What is your longterm career goal and what would your dream project be?
A feature film would be nice to work on in the future, but in all honesty I'm not that picky at the moment. I just want to be able to work on projects that are fun and really get me creatively driven. I suppose that might sound unambitious, but I really just want to be able to enjoy myself and my art when I work! Sometimes, just far in the back of my mind, I like to daydream about making my own cartoon, but that is a far off dream!

Working for a company or freelancing: what suits you best? And why?
I would probably enjoy working with a company more. I personally enjoy the company of peers, and find their work to be extra motivating for me. 

What advise would you give to an artist who is dealing with an art-block? How do you boost your imagination and keep yourself creative?
Sometimes it's best to sit back and take a little break. I usually like to revisit any media that I find inspiring, whether it's books, movies, cartoons, etc. Take a walk, just do loose sketches, anything! Sometimes you never even know what'll break you out of that funk, so there's no limit when it comes to trying new things. If all else fails, I'll try to go out and just to observational drawings to relax and loosen up. That sets my head in kind of a relaxing space, and watching people always gives me some idea later for something to design. 

Many art teachers and schools suggest to their students that a commercial artist should always work in one consistent style if they wish to have a healthy career. In your own experience, do you believe this to be true?
Not necessarily. I think one good thing to consider about having a consistent style would be that it helps develop your "brand" in a sense. People might seek out your specific look! But I don't think it's a detriment to have multiple styles either.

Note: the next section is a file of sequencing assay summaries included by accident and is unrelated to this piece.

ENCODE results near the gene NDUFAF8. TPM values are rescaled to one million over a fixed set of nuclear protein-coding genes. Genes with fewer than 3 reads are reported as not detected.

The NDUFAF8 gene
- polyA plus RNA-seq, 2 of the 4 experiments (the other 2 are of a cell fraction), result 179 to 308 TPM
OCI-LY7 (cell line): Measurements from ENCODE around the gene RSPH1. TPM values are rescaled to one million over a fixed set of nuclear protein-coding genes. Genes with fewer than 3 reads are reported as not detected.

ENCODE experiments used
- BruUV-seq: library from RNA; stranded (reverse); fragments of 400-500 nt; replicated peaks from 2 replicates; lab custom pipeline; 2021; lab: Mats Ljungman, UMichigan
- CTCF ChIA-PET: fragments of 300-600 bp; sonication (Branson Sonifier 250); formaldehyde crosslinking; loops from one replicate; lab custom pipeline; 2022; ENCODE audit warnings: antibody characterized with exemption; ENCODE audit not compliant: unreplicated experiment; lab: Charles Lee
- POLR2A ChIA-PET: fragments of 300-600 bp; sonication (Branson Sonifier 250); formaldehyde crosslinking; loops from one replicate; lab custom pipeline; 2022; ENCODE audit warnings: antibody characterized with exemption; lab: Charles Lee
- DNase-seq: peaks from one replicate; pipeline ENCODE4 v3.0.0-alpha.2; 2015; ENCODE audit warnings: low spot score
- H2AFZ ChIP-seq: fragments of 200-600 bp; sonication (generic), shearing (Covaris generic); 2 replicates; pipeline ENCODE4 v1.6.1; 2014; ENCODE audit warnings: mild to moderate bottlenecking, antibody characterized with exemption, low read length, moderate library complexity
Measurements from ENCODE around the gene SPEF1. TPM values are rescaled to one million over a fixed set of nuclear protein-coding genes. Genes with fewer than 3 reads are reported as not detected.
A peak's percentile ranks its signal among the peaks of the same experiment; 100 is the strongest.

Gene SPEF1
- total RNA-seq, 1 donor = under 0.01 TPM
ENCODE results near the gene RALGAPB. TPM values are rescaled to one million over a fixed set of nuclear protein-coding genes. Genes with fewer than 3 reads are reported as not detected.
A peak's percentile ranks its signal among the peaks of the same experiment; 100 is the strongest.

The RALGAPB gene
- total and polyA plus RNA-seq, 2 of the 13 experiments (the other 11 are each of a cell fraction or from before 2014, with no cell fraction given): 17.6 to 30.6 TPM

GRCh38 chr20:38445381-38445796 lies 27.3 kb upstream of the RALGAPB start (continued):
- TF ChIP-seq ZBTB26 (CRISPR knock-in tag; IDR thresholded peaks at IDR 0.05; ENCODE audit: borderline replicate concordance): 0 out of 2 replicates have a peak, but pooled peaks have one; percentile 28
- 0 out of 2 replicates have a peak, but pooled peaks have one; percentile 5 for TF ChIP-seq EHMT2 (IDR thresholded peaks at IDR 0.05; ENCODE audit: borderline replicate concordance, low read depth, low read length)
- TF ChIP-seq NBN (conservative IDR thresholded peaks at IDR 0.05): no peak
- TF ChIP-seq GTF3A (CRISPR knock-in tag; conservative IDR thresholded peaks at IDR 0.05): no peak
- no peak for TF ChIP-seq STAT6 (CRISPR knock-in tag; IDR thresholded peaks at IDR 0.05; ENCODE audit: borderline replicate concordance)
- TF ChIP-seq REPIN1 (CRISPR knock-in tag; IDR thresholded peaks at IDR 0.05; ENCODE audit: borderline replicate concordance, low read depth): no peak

What’s your point of view about the industry today: what are the expectation for someone who wants to make a living with an artistic career?
It's definitely competitive and that isn't necessarily bad, but it can be discouraging. At least it was for me anyway. Only recently have people seemed interested in contacting me, but it's important to stay persistent and keep at it.

We have a soft spot for hand drawn animation, what is your opinion about the future of this art form?
I have a feeling it's gonna make a strong comeback in the future. At least that's what I'm hoping. 

Social networks, crowd funding websites, print on demand online service, you name it. New media on the internet are connecting the artists directly with their fans like never before. In your opinion, how is this affecting the industry and what are the pros and cons?
I think it's great! I think it really promotes making easier connections and networks with more people and voices seeing and spreading your work. I'm not sure if I'm experienced enough at the moment to say what possible drawbacks could arise in the future because of this. 

Finally, Where can we see your art online and get in touch with you? How can we buy your creations and support your work?
I have a Tumblr ( ) a Twitter ( ). My email is, and I'd love to keep in touch with people interested in my art for work. 

Thank you Jeannette :)